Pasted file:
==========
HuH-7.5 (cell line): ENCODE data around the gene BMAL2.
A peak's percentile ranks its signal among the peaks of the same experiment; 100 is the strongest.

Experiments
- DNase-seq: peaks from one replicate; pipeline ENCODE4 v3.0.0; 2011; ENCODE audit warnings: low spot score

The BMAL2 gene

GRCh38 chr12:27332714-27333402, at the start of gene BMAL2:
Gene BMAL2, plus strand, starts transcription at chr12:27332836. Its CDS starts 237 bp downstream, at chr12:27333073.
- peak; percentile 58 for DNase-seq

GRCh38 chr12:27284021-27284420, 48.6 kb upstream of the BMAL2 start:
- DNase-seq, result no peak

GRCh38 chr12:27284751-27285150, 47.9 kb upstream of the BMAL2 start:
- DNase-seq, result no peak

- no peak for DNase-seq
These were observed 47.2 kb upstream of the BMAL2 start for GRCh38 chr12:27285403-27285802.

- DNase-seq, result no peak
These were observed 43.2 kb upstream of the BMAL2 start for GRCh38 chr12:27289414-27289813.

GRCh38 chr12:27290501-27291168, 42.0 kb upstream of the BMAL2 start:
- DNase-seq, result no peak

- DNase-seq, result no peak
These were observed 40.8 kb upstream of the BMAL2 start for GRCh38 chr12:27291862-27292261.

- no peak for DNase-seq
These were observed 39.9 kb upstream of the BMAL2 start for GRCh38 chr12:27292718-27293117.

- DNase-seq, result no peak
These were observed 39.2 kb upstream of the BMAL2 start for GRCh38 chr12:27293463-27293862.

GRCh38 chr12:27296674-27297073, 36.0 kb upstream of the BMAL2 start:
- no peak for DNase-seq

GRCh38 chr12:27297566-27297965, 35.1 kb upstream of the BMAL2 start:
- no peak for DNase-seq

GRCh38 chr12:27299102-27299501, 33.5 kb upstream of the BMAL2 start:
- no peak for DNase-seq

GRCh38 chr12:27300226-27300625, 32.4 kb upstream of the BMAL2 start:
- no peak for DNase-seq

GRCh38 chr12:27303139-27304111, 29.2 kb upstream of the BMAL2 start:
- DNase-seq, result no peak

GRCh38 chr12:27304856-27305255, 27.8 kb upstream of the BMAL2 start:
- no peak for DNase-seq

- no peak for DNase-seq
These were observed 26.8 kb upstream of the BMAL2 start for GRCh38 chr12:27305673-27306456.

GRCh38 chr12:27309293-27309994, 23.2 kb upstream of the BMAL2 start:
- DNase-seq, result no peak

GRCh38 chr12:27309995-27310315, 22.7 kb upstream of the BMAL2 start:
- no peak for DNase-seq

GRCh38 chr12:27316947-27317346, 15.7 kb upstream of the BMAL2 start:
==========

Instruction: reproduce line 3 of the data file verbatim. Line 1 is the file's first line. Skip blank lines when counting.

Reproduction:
Experiments